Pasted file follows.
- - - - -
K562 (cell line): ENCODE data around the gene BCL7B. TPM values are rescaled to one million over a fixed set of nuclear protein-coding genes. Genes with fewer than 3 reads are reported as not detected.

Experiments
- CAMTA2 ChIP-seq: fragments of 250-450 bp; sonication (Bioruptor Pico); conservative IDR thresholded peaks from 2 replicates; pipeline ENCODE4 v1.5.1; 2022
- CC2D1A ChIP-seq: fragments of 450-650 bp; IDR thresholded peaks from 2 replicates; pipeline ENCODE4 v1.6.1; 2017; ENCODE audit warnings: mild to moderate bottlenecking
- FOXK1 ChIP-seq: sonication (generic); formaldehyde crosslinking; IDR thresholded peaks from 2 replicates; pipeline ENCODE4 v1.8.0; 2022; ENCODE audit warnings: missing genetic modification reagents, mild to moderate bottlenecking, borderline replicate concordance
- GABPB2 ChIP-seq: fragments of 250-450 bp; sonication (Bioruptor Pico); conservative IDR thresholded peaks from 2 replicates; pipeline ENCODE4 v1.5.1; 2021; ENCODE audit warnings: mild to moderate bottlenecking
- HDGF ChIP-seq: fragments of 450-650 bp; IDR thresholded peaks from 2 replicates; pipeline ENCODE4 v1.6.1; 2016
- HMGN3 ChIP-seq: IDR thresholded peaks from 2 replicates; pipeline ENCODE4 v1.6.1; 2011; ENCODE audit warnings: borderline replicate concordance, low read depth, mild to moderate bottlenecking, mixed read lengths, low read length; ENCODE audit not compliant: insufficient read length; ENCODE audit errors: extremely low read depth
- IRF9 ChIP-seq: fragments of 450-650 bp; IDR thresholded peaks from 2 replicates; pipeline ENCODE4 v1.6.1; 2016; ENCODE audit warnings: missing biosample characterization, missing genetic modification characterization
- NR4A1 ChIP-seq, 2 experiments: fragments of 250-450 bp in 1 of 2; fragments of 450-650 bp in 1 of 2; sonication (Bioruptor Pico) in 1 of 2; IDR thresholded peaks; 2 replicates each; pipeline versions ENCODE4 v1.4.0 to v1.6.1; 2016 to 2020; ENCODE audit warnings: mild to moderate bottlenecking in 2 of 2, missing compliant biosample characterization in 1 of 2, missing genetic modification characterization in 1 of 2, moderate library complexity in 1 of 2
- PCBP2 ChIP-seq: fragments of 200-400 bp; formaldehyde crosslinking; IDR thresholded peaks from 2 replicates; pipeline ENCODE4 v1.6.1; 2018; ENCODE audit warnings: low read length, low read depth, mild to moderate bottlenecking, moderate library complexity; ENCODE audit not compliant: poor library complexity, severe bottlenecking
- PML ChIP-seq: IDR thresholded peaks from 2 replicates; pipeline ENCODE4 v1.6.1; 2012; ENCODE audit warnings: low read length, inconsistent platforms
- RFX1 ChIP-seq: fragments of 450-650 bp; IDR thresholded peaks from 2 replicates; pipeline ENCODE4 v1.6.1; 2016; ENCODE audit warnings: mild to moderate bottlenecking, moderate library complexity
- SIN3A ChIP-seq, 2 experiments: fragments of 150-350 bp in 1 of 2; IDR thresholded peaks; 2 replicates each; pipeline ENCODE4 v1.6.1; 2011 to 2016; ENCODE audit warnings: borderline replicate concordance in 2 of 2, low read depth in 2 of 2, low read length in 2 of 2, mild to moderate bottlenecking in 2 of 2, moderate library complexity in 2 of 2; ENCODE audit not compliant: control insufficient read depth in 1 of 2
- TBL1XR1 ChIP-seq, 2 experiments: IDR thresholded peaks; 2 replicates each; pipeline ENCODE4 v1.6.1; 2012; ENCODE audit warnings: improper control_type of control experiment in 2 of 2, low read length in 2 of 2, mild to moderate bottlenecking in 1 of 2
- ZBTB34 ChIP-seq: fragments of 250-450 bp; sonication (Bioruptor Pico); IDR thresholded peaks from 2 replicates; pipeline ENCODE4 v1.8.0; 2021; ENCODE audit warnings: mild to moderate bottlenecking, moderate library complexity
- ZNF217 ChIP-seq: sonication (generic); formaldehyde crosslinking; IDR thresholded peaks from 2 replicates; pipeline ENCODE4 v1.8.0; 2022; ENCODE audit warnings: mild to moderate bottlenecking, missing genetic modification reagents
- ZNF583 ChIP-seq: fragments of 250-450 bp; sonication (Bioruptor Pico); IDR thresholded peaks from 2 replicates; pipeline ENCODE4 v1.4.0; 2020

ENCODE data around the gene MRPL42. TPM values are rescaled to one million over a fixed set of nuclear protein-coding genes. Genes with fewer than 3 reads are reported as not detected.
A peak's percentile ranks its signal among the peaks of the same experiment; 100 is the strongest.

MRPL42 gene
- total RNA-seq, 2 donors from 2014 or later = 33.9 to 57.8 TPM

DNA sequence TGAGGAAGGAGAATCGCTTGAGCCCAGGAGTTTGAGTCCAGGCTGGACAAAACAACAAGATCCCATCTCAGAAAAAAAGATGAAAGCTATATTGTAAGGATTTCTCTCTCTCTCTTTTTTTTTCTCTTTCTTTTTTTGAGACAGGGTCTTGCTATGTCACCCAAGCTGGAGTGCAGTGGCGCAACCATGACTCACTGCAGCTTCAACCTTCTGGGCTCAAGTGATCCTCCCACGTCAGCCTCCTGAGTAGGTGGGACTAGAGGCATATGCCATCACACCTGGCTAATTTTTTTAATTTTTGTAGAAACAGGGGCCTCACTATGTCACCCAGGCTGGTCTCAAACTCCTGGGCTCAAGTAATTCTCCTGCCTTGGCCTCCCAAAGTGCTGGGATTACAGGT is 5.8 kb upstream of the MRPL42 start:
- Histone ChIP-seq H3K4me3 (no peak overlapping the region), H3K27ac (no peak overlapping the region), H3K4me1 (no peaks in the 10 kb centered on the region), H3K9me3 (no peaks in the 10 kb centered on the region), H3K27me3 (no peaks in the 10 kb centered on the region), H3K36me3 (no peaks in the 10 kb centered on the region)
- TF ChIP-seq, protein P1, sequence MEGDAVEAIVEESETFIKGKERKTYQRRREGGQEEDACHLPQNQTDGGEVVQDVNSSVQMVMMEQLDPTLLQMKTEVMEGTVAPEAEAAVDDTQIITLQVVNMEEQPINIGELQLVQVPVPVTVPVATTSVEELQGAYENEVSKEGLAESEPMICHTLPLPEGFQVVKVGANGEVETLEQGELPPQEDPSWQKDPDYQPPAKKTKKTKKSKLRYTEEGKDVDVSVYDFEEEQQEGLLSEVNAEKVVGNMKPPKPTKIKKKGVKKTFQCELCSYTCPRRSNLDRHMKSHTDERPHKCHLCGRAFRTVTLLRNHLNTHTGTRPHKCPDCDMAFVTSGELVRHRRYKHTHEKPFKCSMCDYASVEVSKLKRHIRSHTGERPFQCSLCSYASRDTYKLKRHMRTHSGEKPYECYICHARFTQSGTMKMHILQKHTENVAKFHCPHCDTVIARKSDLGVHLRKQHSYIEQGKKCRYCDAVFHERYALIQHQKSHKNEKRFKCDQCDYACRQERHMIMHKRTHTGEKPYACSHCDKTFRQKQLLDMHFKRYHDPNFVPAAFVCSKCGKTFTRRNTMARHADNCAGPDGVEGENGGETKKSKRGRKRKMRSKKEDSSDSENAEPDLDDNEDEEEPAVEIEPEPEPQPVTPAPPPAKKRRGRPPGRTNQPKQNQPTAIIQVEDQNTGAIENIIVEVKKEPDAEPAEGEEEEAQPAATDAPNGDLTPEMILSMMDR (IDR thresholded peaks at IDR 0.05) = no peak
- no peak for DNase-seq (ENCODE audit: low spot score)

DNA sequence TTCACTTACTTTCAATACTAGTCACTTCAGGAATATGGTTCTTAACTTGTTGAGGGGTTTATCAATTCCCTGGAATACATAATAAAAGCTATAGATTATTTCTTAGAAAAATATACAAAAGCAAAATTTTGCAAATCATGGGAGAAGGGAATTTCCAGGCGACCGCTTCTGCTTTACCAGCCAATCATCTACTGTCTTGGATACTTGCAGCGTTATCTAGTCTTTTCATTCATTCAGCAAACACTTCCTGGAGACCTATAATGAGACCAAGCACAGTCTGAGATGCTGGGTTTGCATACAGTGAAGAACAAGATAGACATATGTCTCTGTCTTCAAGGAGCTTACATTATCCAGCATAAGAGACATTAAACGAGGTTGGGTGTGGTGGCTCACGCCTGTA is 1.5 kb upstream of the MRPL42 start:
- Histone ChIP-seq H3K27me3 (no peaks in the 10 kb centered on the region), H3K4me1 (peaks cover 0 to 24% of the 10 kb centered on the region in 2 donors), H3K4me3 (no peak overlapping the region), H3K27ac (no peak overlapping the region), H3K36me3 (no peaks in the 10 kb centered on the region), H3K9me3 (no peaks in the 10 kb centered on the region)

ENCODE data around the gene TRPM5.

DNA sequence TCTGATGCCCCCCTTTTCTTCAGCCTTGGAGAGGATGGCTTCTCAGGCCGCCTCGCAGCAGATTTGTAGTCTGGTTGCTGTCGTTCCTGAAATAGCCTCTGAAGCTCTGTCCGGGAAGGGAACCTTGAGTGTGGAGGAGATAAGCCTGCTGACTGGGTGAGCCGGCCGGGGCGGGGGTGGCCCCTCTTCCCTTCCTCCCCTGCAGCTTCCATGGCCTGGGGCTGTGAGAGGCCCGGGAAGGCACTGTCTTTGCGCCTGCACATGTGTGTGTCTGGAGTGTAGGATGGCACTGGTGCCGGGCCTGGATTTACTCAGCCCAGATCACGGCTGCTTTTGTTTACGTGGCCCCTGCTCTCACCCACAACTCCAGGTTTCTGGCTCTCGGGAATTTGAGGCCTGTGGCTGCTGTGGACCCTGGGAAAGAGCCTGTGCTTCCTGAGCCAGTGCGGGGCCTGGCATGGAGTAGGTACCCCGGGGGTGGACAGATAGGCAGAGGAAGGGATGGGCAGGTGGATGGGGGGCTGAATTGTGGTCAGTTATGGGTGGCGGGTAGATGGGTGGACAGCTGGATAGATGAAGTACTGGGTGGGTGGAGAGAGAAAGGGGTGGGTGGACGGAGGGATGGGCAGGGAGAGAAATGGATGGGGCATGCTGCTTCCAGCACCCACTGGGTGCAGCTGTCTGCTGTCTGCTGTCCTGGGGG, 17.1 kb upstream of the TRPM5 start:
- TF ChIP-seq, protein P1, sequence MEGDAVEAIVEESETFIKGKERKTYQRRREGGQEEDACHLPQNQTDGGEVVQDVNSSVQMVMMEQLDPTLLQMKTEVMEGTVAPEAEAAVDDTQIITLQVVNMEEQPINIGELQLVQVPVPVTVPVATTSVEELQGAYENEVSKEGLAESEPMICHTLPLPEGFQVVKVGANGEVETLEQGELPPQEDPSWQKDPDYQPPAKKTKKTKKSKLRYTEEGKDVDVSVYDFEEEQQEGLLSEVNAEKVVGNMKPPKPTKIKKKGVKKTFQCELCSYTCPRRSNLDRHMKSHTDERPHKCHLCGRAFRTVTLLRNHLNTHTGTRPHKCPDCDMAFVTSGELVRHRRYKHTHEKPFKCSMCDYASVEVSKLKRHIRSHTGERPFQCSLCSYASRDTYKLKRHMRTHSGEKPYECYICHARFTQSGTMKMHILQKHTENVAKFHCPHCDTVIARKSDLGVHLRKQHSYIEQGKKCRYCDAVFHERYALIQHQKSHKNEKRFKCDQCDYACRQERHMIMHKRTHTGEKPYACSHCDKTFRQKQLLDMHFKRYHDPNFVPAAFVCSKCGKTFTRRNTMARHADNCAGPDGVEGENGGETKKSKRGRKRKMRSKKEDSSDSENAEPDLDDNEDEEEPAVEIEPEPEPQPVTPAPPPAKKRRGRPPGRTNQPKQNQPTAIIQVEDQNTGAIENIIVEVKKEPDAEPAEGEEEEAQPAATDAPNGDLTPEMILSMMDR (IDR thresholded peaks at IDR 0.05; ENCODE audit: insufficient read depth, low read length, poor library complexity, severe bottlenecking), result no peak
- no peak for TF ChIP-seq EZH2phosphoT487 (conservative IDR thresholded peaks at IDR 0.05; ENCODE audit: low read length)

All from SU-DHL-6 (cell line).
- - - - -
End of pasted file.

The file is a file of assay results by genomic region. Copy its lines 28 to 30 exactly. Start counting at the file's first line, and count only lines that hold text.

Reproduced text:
- Histone ChIP-seq H3K27me3 (no peaks in the 10 kb centered on the region), H3K4me1 (peaks cover 0 to 24% of the 10 kb centered on the region in 2 donors), H3K4me3 (no peak overlapping the region), H3K27ac (no peak overlapping the region), H3K36me3 (no peaks in the 10 kb centered on the region), H3K9me3 (no peaks in the 10 kb centered on the region)

ENCODE data around the gene TRPM5.

DNA sequence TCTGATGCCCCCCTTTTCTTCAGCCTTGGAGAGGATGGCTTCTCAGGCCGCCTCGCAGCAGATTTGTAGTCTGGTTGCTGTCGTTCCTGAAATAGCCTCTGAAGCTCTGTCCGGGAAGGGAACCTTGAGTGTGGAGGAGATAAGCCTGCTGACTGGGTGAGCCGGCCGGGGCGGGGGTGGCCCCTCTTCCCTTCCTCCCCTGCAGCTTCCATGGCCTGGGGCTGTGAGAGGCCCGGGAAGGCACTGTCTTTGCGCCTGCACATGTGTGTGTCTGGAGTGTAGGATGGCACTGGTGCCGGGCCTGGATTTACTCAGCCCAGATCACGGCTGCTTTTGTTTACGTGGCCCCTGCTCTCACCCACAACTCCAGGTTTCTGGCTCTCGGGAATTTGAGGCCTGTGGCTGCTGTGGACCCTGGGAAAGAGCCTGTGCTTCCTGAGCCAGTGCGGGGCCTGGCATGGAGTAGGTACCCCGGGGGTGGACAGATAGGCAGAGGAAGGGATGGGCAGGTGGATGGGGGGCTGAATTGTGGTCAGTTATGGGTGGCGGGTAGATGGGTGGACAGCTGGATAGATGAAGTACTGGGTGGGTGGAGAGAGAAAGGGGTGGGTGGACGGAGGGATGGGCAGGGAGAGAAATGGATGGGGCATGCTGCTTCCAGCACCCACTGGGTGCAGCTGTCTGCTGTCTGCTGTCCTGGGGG, 17.1 kb upstream of the TRPM5 start: